Immobilized Human Transferrin, His Tag (Cat. No. TRN-H4229) at 2 μg/mL (100 μL/well) can bind Biotinylated Human Transferrin R, His Tag, primary amine labeling (Cat. No. TFR-H8243) with a linear range of 5-78 ng/mL (QC tested).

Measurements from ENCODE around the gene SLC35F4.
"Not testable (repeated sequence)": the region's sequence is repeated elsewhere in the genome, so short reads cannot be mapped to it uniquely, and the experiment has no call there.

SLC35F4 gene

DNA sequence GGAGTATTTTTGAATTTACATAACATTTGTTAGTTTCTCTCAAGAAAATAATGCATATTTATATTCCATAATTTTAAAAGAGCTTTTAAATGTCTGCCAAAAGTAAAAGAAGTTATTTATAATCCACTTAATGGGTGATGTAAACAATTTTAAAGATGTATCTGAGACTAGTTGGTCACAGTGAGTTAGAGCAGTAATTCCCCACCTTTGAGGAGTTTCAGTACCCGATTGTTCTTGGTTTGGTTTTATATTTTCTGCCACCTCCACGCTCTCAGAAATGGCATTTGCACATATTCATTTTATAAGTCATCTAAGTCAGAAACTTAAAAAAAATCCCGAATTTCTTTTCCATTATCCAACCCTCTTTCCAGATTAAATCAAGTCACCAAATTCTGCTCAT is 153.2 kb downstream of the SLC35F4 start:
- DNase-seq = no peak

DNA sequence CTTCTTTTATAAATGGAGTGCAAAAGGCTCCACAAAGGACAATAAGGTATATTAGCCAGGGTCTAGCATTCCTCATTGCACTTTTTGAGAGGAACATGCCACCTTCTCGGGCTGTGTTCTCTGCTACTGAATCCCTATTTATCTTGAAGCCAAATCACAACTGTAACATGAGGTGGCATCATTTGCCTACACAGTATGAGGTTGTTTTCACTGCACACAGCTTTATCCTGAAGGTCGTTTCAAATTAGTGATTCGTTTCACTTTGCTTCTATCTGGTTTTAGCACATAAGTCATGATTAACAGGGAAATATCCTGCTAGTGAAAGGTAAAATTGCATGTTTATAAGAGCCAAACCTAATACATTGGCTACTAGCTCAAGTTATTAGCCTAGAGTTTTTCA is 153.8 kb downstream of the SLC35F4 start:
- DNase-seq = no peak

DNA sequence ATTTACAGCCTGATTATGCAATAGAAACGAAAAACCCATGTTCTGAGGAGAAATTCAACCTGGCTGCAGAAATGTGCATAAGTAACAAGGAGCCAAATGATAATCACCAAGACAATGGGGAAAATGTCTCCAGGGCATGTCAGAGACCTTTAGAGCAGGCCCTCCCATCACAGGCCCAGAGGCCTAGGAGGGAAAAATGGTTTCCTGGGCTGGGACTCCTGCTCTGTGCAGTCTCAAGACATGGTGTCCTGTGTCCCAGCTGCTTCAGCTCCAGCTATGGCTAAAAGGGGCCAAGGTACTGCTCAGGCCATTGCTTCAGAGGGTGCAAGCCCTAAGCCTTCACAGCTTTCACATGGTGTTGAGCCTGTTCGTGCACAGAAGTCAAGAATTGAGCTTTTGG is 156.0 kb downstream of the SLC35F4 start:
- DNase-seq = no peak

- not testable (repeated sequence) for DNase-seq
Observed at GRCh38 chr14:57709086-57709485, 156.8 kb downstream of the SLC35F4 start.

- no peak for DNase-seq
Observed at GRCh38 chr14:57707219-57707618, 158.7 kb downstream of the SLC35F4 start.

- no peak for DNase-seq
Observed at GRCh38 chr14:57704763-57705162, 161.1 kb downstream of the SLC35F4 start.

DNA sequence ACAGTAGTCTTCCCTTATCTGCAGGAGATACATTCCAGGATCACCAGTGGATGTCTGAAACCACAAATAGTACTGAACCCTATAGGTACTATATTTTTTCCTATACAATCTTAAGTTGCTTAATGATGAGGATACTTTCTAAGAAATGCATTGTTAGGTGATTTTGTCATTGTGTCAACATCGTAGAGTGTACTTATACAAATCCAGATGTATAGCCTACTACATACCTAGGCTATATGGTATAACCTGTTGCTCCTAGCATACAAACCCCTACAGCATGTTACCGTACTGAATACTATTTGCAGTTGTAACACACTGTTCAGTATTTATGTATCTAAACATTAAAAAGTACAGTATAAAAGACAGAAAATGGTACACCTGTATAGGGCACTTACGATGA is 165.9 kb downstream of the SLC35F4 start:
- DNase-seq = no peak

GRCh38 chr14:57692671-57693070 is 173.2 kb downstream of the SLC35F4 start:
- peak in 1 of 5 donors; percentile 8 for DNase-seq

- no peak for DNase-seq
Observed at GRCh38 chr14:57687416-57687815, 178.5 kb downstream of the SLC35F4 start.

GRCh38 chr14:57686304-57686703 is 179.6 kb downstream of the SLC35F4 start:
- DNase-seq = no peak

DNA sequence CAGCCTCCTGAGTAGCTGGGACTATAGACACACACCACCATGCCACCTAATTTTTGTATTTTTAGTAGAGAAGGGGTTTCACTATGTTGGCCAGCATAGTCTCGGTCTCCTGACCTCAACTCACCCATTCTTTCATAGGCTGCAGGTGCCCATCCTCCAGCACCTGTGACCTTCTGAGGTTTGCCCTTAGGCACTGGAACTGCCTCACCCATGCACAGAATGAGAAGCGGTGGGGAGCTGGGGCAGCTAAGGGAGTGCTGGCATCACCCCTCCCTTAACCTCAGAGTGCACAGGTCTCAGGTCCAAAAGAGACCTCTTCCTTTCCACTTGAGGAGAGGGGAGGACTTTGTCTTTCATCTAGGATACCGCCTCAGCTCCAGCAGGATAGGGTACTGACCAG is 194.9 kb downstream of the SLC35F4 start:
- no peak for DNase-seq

Transferrin is also known as Serotransferrin, Beta-1 metal-binding globulin, TF, and is iron-binding blood plasma glycoproteins that control the level of free iron in biological fluids. Although iron bound to transferrin is less than 0.1% (4 mg) of the total body iron, it is the most important iron pool, with the highest rate of turnover (25 mg/24 h). The affinity of transferrin for Fe(III) is extremely high (1023 M−1 at pH 7.4) but decreases progressively with decreasing pH below neutrality.When not bound to iron, it is known as "apo-transferrin”. In humans, transferrin consists of a polypeptide chain containing 679 amino acids. It is a complex composed of alpha helices and beta sheets to form two domains (the first situated in the N-terminus and the second in the C-terminus). The N- and C- terminal sequences are represented by globular lobes and between the two lobes is an iron-binding site. The liver is the main source of manufacturing transferrin, but other sources such as the brain also produce this molecule . Transferrin is also associated with the innate immune system. Transferrin is found in the mucosa and binds iron, thus creating an environment low in free iron that impedes bacteria survival in a process called iron withholding. The level of transferrin decreases in inflammation. The metal binding properties of transferrin have a great influence on the biochemistry of plutonium in humans. Transferrin has a bacteriocidal effect on bacteria, in that it makes Fe3+ unavailable to the bacteria.Carbohydrate deficient transferrin increases in the blood with heavy ethanol consumption and can be monitored via laboratory testing.